France's President Wonders: What Happened To My Privacy?
The French notion of respecting a leader's private life was once sacrosanct. President Francois Hollande wishes it was still that way.
For the first time, unauthorized, "stolen" snapshots of a French president have been published in a magazine. The photos reportedly show President Francois Hollande coming and going from the (until now) secret apartment of his alleged lover ... on a motorcycle.
According to the gossip magazine Closer, Hollande has been spending his nights with 41-year-old French movie star Julie Gayet, commuting incognito under a motorcycle helmet.
The magazine said that an accompanying secret service agent even brought Hollande and Gayet croissants in the morning.
At news conference Tuesday, Hollande acknowledged, "These are painful moments" for him and Valerie Trierweiler, the girlfriend who lives with him at the Elysee Palace. She was hospitalized after the magazine report last week.
But Hollande refused to discuss Gayet or say anything more about his private life.
Meanwhile, France is in an uproar. As daily Le Parisien put it, "a political-sentimental tsunami has hit the country." The chattering class is abuzz over whether politicians have the right to a private life anymore, and whether the French press is becoming like the invasive British and American media.
Leaving Public Officials Alone
Leaving public officials to live as they please in their private realm is a time-honored notion in France just as many Americans believe that a public figure should lead a moral existence both on and off the job.
I worked for a French television news network in Washington in the 1990s, when the French looked on in condescending horror while "puritanical" America pilloried its president for what many French saw as a harmless dalliance with a White House intern.
It was nearly impossible to explain to my French news colleagues why President Clinton's affair with Monica Lewinsky was such a big deal in the U.S.
French leaders have always done as they pleased in their free time. One former president, Jacques Chirac, had bodyguards who escorted him to and from his many trysts. He was known as "Mr. 15 Minutes," shower included.
Then there was President Francois Mitterrand, who during his 1980s presidencies fathered a child out of wedlock and attended to this second family without a word ever leaking out.
It only surfaced when both his wife and mistress – as well as his grown out-of-wedlock daughter – showed up at his funeral.
Gone are the days when a handful of journalists guard such presidential secrets.
"It's neither good nor bad," remarked one politician about the changing norms. "But this is the age of Twitter, and that's just the way it is."
The Promise Of A 'Normal' Presidency
Hollande touted himself as a "normal president" compared to his predecessor Nicolas Sarkozy – who divorced and remarried on the job.
True, Hollande moved into the Elysee Palace as the first unmarried president.
The French took that in stride. But his "normal" persona began to crack shortly after he took office and Trierweiler, known unofficially as the "First Girlfriend," tweeted in favor of the political opponent of Segolene Royal, Hollande's former partner of 22 years. Hollande and Royal were never married, though they did have four children together.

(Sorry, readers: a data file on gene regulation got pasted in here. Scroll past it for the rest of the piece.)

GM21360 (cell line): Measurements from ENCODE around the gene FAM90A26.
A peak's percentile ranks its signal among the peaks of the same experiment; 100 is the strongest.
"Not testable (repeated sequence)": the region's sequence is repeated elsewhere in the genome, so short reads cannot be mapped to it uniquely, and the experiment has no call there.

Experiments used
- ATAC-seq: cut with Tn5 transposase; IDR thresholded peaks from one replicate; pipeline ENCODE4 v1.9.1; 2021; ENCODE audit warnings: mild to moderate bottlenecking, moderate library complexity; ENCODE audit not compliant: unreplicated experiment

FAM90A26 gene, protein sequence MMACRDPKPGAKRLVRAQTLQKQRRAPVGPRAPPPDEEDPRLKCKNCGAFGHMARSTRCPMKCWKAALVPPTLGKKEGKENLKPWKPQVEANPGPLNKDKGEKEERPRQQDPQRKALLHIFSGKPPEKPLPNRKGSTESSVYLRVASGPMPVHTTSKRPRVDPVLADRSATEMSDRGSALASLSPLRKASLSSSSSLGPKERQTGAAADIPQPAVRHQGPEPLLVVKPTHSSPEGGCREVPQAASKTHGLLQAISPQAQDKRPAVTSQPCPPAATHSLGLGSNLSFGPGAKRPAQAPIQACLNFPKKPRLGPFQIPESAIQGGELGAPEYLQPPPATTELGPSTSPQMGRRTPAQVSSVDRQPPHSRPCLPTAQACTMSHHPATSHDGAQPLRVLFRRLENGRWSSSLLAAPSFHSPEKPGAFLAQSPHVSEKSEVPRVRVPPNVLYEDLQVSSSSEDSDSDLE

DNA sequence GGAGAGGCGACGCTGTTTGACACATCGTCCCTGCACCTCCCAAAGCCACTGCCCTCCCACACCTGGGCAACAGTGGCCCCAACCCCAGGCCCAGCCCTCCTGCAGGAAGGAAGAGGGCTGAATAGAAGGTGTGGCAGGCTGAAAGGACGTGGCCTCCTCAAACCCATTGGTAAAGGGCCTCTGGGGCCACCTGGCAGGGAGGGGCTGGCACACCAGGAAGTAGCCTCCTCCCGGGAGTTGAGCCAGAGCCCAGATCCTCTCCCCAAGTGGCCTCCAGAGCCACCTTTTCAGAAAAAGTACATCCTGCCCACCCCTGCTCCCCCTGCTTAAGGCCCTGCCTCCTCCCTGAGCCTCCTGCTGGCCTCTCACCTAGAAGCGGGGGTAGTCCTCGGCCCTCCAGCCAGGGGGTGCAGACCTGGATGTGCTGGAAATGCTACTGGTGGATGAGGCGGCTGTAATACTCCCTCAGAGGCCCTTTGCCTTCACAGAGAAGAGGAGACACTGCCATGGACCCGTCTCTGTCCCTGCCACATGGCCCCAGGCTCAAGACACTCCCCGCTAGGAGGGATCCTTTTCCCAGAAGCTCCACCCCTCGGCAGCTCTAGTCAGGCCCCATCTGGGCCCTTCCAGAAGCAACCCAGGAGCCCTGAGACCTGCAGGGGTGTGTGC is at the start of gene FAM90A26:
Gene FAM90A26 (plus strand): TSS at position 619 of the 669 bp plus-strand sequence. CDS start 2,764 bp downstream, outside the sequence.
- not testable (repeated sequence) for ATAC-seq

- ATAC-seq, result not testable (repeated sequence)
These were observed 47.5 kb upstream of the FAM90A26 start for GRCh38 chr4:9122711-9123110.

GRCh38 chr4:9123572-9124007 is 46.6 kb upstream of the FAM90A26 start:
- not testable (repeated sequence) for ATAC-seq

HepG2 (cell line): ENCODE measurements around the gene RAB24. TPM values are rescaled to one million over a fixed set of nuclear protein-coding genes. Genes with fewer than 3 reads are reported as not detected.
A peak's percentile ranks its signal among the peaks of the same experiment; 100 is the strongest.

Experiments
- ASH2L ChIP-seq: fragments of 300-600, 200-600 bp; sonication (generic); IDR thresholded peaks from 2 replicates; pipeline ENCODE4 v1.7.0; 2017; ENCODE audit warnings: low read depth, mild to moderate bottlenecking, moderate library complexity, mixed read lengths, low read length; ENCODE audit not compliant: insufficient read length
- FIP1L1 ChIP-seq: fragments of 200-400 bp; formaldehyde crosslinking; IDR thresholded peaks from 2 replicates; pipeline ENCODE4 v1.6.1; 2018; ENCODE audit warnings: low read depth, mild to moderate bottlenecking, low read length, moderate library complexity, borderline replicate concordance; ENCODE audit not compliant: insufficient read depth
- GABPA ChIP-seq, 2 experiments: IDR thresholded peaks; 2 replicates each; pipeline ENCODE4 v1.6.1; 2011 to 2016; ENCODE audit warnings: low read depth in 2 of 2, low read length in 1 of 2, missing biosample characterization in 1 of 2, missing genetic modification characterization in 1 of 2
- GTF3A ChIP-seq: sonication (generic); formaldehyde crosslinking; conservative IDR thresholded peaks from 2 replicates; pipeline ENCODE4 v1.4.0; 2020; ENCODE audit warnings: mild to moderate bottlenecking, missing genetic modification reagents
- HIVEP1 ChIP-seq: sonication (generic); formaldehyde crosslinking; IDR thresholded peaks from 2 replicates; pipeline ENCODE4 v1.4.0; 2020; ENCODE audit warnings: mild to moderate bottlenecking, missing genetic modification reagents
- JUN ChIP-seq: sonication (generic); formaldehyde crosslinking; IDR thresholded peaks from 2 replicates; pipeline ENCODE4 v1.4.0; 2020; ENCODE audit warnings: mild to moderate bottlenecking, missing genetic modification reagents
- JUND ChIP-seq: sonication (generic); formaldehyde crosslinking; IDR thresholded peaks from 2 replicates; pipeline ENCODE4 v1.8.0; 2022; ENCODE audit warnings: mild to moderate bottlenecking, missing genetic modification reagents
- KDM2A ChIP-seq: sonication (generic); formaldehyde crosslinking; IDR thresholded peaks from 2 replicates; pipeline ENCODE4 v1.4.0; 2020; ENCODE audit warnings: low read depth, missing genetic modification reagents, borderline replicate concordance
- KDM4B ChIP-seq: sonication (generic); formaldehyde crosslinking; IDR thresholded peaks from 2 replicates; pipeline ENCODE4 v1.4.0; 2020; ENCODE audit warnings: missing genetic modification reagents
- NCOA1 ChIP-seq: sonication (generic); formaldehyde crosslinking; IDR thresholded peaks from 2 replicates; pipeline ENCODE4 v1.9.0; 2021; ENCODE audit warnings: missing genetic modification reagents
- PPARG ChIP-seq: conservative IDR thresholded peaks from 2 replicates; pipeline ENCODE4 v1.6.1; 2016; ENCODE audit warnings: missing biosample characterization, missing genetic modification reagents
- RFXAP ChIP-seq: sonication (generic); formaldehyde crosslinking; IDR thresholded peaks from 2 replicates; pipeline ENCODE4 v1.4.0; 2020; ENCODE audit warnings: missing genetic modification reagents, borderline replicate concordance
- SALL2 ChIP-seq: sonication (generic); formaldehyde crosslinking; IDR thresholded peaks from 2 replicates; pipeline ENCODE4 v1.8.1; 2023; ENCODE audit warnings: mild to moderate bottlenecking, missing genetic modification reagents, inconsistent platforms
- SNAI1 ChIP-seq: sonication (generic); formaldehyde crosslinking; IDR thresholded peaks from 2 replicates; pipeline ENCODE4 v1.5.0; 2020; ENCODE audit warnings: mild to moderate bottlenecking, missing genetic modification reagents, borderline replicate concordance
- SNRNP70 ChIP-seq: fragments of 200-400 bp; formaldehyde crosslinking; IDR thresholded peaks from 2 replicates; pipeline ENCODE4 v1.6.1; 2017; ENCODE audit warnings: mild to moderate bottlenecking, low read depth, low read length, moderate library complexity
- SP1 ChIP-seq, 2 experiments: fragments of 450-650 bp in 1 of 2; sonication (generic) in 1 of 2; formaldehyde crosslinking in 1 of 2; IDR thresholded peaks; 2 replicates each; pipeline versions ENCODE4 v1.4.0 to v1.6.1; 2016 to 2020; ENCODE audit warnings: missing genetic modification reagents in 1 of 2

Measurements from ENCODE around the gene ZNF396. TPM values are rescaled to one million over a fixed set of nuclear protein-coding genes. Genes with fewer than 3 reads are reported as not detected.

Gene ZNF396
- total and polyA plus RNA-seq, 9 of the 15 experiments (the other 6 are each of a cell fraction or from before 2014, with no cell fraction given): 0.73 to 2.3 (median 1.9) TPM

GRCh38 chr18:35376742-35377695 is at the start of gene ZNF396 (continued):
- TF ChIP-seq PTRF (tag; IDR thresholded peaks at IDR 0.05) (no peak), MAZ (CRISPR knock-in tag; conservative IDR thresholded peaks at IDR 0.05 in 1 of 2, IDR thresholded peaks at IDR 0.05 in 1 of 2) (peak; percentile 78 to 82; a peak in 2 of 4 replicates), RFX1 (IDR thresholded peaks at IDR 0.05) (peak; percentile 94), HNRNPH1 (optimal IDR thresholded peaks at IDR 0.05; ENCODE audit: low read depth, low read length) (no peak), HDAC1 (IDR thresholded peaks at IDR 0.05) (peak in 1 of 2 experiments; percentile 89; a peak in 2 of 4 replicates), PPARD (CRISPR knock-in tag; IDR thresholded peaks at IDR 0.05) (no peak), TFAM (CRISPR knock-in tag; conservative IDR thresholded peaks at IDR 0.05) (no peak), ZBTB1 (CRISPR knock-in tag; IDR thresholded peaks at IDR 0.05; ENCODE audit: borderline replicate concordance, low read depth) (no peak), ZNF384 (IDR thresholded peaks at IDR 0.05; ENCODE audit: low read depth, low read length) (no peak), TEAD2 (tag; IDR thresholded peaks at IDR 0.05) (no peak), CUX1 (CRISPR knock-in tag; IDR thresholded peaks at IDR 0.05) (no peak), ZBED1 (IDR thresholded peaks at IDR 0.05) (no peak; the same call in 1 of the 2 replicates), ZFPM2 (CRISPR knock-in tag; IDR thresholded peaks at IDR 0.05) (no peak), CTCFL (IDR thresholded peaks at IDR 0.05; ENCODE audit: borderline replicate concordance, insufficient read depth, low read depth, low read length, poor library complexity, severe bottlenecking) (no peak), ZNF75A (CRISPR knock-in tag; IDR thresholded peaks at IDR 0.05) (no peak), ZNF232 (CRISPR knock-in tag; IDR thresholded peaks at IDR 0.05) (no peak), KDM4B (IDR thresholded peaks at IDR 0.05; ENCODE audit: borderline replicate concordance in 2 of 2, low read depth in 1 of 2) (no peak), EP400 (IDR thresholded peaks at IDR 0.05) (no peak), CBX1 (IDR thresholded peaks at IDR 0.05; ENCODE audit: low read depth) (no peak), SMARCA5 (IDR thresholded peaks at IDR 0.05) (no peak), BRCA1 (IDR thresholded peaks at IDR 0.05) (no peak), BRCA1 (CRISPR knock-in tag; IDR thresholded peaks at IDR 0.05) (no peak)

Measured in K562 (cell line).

As it turns out, Trierweiler and Royal can't stand each other. (Let's not include the newest alleged girlfriend for the sake of simplicity). Trierweiler, who is often referred to as "Rottweiler," is perceived as a jealous, controlling woman.
It all makes for great comic fodder. There's a popular TV comedy show with marionettes called "Les Guignols" that depicts a wimpy president Hollande caught between the two domineering women.
No one seemed to suspect that France's mild-mannered president was up to all this. After all, his nickname is "flanby," after they wobbly dessert.
Hollande has not denied the magazine story, but expressed "total indignation" at the decision to publish the story.
So far, Hollande's ratings don't seem to have suffered much. Of course, as the most unpopular French president since World War II, it's hard to sink much lower.
Some are even wondering if the incident might burnish the president's image.
A Sign Of Changing Times
There have been signs that French attitudes have been changing, and some point to the Dominique Strauss-Kahn affair in 2011.
Strauss-Kahn, the Frenchman who headed the International Monetary Fund, was accused of sexually assaulting a maid at a New York City hotel. He resigned his post, though the the charges were eventually dropped. But the judicial drama released a pent-up fury in France, especially among French women.
Strauss-Kahn had a long reputation as a rampant womanizer, and French women rose up and said they would no longer tolerate the bad behavior of powerful men. The French media agonized over whether it had ignored Strauss-Khan's escapades for too long.
The French are not comparing the mild-mannered, genteel Hollande to Strauss Kahn. But one irony is that Hollande may be president because of the 2011 controversy surrounding Strauss-Kahn.
He was considered a heavy favorite for the presidency, but did not run because of the controversy. Hollande was considered the fallback candidate.
But perhaps Hollande should have noticed that attitudes were changing when it came to reporting on private lives. As one pundit put it: "Hollande's a normal president alright. He's being treated just like everyone else."